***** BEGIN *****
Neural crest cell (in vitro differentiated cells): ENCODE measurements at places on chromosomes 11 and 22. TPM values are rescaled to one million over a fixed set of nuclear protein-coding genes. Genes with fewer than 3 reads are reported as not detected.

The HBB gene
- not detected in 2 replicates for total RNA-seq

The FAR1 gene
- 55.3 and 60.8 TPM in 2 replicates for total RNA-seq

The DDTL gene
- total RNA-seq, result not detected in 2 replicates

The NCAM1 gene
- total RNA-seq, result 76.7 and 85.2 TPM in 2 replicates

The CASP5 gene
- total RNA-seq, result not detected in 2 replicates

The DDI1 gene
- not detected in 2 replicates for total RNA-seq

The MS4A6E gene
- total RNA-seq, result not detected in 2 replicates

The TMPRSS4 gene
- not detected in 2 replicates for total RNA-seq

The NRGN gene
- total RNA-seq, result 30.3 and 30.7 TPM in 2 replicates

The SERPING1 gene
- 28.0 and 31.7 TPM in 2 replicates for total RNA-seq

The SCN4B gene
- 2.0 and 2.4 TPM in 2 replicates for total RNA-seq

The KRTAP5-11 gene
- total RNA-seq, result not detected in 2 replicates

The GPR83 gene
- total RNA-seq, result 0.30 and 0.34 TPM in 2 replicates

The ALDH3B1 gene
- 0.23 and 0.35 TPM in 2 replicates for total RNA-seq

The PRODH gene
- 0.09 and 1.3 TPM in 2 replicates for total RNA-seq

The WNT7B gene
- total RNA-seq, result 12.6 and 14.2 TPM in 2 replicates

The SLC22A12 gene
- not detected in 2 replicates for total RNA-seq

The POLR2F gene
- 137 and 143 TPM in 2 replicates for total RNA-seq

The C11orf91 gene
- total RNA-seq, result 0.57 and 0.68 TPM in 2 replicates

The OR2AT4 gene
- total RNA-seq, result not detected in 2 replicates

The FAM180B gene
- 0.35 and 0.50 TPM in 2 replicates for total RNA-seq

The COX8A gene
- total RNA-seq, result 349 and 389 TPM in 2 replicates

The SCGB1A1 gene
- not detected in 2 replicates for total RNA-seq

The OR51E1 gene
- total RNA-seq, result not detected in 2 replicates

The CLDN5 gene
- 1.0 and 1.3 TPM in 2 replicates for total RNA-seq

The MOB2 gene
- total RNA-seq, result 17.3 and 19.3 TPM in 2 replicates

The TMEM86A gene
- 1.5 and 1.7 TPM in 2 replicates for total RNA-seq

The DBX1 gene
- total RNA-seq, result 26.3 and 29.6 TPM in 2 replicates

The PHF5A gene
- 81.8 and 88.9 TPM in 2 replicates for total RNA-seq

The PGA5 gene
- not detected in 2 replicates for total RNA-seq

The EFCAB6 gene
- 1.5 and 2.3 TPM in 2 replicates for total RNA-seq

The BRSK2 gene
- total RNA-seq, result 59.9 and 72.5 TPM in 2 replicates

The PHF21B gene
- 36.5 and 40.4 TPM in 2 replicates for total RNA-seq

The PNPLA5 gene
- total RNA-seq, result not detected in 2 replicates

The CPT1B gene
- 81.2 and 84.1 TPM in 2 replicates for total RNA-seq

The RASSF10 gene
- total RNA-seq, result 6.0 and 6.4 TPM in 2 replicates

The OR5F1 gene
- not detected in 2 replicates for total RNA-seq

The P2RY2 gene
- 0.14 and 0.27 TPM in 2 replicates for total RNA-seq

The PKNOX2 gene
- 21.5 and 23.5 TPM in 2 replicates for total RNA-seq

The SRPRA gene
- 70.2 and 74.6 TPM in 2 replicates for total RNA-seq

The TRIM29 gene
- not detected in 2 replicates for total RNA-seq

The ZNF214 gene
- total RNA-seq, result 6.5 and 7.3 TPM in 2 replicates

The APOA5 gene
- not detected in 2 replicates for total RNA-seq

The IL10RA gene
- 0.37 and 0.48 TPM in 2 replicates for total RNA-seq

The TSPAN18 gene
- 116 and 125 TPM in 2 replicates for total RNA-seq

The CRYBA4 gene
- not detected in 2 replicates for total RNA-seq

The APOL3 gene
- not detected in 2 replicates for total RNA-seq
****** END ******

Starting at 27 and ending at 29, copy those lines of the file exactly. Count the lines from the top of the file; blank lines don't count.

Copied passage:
- total RNA-seq, result 0.30 and 0.34 TPM in 2 replicates

The ALDH3B1 gene
- 0.23 and 0.35 TPM in 2 replicates for total RNA-seq